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Canadian Tropical Cyclone Season Summary for 1989
1989 Storm Tracks Image
Hurricane Dean (July 31 to August 9, 1989)
Hurricane Dean developed from a tropical wave that moved off the northwest coast of Africa on July 27, 1989. After becoming a depression on July 31, it reached tropical storm strength by August 1, and was upgraded to a hurricane on the morning of the 2nd.
Hurricane Dean curved northward from between the Cape Verde Islands and the Lesser Antilles toward Bermuda. After passing Bermuda, Dean turned and accelerated toward the Northeast. It reached maximum wind speeds of 169 kilometres per hour (91 knots). Dean then passed over Sable Island, Nova Scotia with winds of 120 kilometres per hour (65 knots) and gusts up to 142 kilometres per hour (77 knots). When Dean passed over, Sable Island received 15 millimetres of rain. The storm then began moving slowly, losing tropical characteristics as it moved over southeastern Newfoundland. Dean became extratropical over the North Atlantic while moving northeast at 83.3 kilometres per hour (98 knots).
There were no reported deaths or damage due to Hurricane Dean.
Hurricane Felix (August 26 to September 10, 1989)
To say the least, Hurricane Felix was a very persistent storm. Felix began as a tropical wave that moved off the African coast on August 25, 1989. Once the storm emerged from the African coast, it turned northeast into a large trough that dominated the eastern Atlantic. During the time period from August 25 to September 5, Felix strengthened to a storm, weakened to a depression, regained storm status and finally attained hurricane strength. Hurricane Felix reached a maximum wind speed of 124.5 kilometres per hour (67 knots).
Felix remained at sea while in the Canadian Hurricane Centre Response Zone and did not have a direct impact on Canada.
Hurricane Gabrielle (August 30 to September 13, 1989)
Hurricane Gabrielle emerged from an African wave near the Cape Verde Islands in August 28, 1989. It tracked westward across the tropical Atlantic while strengthening to a large Category 4 hurricane and eventually re-curved into the northern Atlantic. By September 13, the depression lost most of its tropical characteristics as it merged with a developing North Atlantic storm off Newfoundland.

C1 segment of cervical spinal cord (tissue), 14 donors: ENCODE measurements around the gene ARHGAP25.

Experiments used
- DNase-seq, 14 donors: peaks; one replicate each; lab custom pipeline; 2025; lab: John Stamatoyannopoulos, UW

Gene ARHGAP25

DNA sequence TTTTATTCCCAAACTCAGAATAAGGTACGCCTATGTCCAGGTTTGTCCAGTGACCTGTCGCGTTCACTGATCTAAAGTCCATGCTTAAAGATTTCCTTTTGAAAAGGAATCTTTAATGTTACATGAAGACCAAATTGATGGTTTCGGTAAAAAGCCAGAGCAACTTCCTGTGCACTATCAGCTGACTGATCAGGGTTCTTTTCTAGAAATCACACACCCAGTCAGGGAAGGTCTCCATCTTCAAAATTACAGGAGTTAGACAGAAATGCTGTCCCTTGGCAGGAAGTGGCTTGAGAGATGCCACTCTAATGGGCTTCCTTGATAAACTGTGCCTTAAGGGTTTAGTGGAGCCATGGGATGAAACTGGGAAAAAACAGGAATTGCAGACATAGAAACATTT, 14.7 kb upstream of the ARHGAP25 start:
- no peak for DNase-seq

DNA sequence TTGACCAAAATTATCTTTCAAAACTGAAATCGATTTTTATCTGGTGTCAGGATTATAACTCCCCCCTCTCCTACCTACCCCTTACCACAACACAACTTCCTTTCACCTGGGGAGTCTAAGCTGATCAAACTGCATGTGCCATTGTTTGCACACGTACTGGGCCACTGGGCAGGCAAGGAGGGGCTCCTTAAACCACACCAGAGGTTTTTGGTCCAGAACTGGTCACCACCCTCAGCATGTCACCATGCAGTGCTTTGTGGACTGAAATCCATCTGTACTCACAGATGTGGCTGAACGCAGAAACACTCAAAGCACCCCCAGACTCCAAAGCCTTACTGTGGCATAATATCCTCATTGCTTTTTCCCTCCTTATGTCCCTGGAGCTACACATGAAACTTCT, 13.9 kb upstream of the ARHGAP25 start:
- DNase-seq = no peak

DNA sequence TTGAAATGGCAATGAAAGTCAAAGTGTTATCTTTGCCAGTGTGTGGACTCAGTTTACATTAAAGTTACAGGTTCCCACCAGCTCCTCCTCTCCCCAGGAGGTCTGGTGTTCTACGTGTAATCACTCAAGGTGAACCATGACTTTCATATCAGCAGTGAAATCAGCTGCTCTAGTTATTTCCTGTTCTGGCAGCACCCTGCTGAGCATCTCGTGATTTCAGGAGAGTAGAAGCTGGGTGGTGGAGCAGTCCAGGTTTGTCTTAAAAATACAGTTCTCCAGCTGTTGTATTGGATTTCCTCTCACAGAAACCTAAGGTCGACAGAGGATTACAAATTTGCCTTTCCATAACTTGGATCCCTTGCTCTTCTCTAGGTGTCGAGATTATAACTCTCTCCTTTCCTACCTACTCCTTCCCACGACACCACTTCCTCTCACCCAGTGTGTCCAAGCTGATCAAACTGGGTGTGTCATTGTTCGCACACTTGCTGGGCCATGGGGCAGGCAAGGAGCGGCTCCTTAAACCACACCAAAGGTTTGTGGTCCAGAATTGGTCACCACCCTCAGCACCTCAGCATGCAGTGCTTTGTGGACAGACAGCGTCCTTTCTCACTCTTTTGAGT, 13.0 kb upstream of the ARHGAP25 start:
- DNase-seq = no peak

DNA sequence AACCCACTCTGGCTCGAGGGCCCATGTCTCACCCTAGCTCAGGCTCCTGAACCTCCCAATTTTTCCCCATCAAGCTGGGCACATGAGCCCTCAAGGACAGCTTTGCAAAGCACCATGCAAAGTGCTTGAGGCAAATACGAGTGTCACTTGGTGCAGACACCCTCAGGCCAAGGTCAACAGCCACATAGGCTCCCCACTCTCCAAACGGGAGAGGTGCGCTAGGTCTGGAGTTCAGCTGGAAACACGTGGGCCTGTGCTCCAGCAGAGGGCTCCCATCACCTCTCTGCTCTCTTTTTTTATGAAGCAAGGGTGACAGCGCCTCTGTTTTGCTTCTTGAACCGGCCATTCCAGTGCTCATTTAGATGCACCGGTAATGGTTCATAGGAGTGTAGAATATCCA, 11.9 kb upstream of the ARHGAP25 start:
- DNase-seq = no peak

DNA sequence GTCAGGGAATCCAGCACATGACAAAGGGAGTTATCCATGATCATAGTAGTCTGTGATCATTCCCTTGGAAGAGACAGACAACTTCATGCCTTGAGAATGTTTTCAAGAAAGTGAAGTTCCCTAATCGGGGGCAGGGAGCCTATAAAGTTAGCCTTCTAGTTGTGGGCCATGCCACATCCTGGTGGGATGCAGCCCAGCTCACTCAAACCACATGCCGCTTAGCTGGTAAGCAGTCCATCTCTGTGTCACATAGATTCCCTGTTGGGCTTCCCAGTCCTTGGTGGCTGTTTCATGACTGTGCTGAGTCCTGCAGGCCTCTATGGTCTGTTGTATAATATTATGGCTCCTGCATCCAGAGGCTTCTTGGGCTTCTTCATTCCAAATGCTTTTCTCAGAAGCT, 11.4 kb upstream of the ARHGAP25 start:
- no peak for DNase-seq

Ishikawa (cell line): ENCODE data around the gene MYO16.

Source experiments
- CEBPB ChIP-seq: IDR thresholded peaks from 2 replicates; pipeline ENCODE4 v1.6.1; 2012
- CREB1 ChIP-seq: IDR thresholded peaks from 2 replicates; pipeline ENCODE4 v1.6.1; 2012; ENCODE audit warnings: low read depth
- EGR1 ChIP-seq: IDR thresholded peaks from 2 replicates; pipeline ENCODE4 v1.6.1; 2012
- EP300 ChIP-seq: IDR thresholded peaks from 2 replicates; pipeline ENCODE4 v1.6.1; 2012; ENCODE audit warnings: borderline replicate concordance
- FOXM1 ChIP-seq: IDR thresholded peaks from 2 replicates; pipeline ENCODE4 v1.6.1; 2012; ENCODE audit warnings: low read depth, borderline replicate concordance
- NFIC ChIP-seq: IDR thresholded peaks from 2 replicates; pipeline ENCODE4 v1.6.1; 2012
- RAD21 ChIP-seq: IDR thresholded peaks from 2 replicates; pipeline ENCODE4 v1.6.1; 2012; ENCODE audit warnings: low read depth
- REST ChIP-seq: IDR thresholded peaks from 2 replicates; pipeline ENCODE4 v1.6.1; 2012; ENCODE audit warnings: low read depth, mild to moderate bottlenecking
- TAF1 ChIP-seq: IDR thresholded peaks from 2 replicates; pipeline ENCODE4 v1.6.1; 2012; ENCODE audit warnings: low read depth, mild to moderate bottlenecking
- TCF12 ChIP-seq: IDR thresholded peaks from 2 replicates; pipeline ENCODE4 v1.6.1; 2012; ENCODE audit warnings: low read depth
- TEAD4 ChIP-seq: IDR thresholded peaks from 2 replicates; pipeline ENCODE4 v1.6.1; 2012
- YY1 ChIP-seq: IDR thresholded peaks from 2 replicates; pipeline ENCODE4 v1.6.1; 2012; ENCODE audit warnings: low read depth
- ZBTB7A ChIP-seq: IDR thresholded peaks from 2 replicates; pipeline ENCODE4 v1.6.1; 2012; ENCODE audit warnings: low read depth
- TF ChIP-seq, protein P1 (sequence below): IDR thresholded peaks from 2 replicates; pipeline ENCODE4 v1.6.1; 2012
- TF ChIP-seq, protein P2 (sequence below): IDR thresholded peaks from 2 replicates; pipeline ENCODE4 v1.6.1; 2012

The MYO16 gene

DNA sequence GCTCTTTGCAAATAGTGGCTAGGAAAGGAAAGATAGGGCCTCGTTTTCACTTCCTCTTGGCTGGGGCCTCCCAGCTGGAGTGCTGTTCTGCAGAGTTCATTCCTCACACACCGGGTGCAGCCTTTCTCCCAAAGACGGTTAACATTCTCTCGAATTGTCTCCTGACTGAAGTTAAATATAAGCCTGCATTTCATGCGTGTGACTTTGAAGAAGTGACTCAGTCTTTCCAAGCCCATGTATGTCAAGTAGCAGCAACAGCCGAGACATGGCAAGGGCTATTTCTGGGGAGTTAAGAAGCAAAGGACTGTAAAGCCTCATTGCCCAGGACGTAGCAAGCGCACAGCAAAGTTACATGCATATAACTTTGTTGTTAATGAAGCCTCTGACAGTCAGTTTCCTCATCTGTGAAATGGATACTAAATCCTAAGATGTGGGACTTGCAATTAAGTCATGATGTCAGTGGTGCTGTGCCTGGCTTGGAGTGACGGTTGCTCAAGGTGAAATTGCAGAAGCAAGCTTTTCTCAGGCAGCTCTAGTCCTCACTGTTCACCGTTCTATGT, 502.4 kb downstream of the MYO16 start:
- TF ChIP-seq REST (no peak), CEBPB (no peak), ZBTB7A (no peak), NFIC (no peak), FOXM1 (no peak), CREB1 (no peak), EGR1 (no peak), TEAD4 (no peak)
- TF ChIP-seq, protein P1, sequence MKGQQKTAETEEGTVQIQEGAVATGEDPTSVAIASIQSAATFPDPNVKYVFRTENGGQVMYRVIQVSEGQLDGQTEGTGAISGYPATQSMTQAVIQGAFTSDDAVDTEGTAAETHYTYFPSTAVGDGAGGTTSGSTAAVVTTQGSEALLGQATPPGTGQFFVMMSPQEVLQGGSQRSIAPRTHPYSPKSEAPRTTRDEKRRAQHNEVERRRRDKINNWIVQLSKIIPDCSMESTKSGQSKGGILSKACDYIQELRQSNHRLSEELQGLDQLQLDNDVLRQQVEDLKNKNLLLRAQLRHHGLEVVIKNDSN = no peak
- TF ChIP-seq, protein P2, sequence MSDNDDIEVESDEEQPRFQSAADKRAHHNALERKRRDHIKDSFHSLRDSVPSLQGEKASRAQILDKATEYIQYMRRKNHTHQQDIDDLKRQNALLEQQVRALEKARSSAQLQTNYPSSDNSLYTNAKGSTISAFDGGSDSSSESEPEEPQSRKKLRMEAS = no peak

Gabrielle was a very large hurricane. The eye diameter never decreased to less than 37 kilometres. Gabrielle’s powerful winds, which reached 233 kilometres per hour (126 knots), covered a very large area of the ocean and generated large ocean swells. These swells pounded the shores of the northeastern Caribbean Islands, as well as, Bermuda and the North American mainland from central Florida to the Canadian Maritimes. Swells were as high as 7 to 10 metres along the south coast of Nova Scotia. These large swells from Hurricane Gabrielle were responsible for 8 deaths along the mid-Atlantic and New England coasts. Accidents ranged from people being swept from jetties while watching the large swells to boats capsizing while trying to enter or leave inlets. Gabrielle was responsible for the death of one man when a huge wave off Gill Cove near Ketch Harbour swept him into the ocean.
Hurricane Hugo (September 10 to September 25, 1989)
Hurricane Hugo originated off the coast of Africa and its life spanned from September 10 to September 22, 1989. Hugo curved through the Tropical Atlantic and then left a path of death and destruction across the islands of the northeastern Caribbean and over portions of the Carolinas. Charleston, South Carolina reported winds of 217 kilometres per hour (117 knots) and a 1.5 metre tidal surge that flooded much of the town. In the town of McClellanville, South Carolina, a tidal surge of 5.1 metres was reported. The storm then moved northeastward across the far Northern Atlantic Ocean.
By the 23rd, Hugo had transformed into an extratropical storm. Hugo was tracked for two more days as it moved northeastward across eastern Canada and into the far north of the Atlantic Ocean. The Maritime provinces received strong winds as a result of Hurricane Hugo.
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